It came in the night
It was a quiet November morning. The baby was asleep after just being fed and no one else was around to interrupt me. The idea time for a spot of radio.
I made myself a cup of tea and sat down in the operating position. 05:04, I should be able to get a hour before the rest of the house starts to wake up.
I powered up the ic-7200 and spun the dial to 40 metres. There was a surprise waiting for me.
S9+60dB of QRM. A continuous “chuffing” sound like a steam train running full speed across the band. I spun the dial again and found the noise covered from 3MHz all the way up to 14MHz starting from S3 and peaking S9+60dB at 7MHz then dropping back down. Typical. 40 metres is my favorite band.
I tuned up to 10 metres and sipped my tea in the hope that the QRM was temporary and would stop soon. 6 hours later when I checked back on 40 metres, it was gone. 40 metres was usable again!
My joy was short lived. Over the next few days the noise made an appearance several times for hours on end with intermittent gaps. I started making a log in the hope of finding a pattern but it was random, until 2 days ago. The noise started and remained constant all day through the night and was still there in the morning. It was time for action.
My war on QRM
My Eton G3 receiver was my first weapon of choice in my new war on QRM. With a fresh set of batteries installed, I tuned the set to 7MHz where the strongest interference appeared and went for a walk. I could hear the QRM getting louder as I walked to the side of the house. Out into the side courtyard and the noise grew stronger. I was convinced that the noise was coming from the next door neighbour who had recently gone away for a few weeks. I started jumping to conclusions. Have they put a car battery on trickle charge? Is their alarm system faulty? Yes, that must be it. They put their alarm on when they are out or asleep which would account for the randomness and they are away which would account for the constant noise over the past few days.
I caught myself jumping to conclusions and stepped back. Was I sure it was coming from next door? Could I identify when could be the cause from the sound of the noise? Well the first question was easy to answer. I headed to the main fuse board and flicked off the main breaker. Seconds later I thought about my wife who was busy working away on the PC in the office and expected to hear some verbal abuse heading my way. Nothing, she must have finished just in time for me to kill the power. That was lucky! Unfortunately, the QRM still remained.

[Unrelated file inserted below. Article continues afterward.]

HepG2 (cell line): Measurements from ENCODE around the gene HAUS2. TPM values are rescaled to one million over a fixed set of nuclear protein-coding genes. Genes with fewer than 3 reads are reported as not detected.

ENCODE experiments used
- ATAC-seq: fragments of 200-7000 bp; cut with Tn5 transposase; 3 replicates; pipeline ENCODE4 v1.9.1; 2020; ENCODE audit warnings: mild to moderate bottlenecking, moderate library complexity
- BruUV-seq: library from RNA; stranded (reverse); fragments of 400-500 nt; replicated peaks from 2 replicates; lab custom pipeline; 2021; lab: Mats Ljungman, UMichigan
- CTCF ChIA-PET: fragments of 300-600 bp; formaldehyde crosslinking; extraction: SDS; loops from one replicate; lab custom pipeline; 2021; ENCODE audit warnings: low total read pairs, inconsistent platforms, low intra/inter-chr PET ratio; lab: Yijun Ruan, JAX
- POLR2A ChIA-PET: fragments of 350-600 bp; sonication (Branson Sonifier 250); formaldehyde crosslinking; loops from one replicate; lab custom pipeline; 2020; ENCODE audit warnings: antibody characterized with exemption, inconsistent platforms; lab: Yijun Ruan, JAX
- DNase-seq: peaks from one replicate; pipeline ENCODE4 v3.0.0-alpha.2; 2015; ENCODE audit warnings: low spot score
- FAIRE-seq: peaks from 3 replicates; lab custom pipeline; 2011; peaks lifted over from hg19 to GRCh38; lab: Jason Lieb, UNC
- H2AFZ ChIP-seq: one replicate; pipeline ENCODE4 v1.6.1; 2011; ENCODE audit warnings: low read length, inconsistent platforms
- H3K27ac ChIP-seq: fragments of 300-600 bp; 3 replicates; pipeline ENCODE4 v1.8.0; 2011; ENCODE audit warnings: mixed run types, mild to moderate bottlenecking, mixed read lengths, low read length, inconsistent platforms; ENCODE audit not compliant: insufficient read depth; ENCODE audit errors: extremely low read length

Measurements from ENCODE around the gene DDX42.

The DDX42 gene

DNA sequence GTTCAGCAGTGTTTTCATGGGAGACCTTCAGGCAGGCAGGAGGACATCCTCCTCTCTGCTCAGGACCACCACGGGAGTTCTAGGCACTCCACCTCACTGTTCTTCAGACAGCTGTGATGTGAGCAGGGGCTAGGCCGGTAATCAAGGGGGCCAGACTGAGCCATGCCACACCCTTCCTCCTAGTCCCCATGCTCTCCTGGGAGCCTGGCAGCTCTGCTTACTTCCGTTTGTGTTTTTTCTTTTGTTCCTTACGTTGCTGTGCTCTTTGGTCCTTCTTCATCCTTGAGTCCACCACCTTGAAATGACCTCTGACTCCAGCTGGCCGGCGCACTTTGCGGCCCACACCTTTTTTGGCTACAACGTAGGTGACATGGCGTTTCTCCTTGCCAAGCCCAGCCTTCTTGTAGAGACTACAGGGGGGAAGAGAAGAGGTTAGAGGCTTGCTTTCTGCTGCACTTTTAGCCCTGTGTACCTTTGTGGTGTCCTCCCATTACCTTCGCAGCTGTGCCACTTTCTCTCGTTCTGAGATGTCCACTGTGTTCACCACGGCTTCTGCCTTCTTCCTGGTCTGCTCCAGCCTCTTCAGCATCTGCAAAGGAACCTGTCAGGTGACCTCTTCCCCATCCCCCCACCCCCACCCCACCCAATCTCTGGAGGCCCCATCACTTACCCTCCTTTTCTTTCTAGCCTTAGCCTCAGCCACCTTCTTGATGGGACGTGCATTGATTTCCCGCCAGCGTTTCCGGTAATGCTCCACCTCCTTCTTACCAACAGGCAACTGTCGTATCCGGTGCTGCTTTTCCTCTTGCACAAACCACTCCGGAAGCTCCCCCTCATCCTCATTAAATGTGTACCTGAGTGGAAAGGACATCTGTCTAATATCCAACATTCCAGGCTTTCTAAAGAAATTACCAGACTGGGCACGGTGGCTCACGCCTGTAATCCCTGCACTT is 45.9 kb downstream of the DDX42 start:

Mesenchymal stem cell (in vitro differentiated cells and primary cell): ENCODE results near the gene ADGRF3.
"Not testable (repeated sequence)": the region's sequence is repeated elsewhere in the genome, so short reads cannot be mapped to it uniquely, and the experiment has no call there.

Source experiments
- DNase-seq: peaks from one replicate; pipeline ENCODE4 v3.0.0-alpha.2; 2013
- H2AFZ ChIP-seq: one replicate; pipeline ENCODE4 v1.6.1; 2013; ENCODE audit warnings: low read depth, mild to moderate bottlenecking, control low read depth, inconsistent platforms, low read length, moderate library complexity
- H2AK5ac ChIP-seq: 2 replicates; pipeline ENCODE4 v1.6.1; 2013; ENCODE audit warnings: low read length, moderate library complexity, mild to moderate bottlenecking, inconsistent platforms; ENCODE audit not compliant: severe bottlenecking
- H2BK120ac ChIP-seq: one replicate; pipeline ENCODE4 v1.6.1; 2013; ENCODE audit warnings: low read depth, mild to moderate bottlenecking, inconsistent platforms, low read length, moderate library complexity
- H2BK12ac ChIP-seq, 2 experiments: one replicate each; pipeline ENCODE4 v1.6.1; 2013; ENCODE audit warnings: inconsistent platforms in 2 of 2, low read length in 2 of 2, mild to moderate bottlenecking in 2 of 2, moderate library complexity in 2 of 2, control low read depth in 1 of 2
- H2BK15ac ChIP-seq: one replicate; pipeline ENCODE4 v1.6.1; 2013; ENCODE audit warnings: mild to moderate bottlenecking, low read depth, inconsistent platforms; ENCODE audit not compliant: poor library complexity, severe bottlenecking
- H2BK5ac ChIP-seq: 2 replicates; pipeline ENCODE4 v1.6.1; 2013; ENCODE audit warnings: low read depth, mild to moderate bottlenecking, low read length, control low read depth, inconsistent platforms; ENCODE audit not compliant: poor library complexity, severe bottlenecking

Convinced that the noise was coming from next door, I decided that I needed to escalate this conflict and call in the heavy artillery. I managed to make an audio recording of the interference and went looking for some answers.
Many heads are better than one
I needed help, specialist help which came in the from of the exelent UKQRM group on Yahoo. I posted details of my problem and what I had done so far with the sound file and asked if anyone recognised what it could be. The answer soon came back, “it resembles a faulty SMPS that is in standby mode” and “Or a television switched mode PSU giving problems when the set is switched to standby” were 2 of the suggestions. It was beginning to look like my “faulty alarm” conclusion may have been correct.
The advice was to approach the neighbours on their return so I started thinking about ways to broach the subject. I decided to sleep on it.
A new dawn
I woke in the morning to find my wife in the office. I turned on the radio hoping for silence but the noise was still in full swing. The neighbours were away for 8 weeks and I didn’t look forward to the prospect of no lower HF for another 2 months. I was in a state of semi depression. “Why did you turn the power off?”. The question came from my right. I explained that I was suffering from interference and the steps I had taken to track down the source. “I’m sorry if you lost your work when the PC went off” I said. I was almost knocked over with her response. “It didn’t go off”.
How could I have forgotten? Almost a year ago I installed a small UPS around the back of the office PC and another in the kitchen to power the internet modem and WiFi. When I turned off the power, the UPS kicked in and kept the PC and modem running. I had a glimmer of hope.
Armed with my trusty G3, I shut down the office PC and removed the UPS. The noise was still there. One last hope. I went to the kitchen (which is the closest room to next door) and shut down the UPS. Silence!
I unpluged the 4 way power strip from the UPS and powered it back on. Still no noise. The UPS was clean. I proceeded to plug in each power adaptor for the various equipment one at a time. Still no noise. Everything was powered up and the QRM had gone. I was confused. Maybe next door’s alarm system had given up just as I unplugged the UPS?
I went back to my main radio and spend 20 minutes enjoying 40M. Suddenly, in a surprise attack, the noise came back but this time I was prepared. Back into the kitchen to check the UPS. I paused for a moment and thought about the best way to find the source. Instead of turning everything off and plugging them back in I decided to start unplugging things one by one. First, the WiFi which made no difference. Next, the BT Infinity modem. No change. Next, the wired router. Silence. The G3 went quiet and I had found my source.
A quick search through the junk box and I soon found a new PSU. I plugged it in and waited. 2 hours later and the noise is still banished. The war was won.
I learnt an important lesson during the course of this saga. No matter how sure you are, check and check again. Sometimes it takes someone who is a step away from the problem to find a solution.
Thanks to the UKQRM group for pointing me in the right direction and to my wife for finding the solution.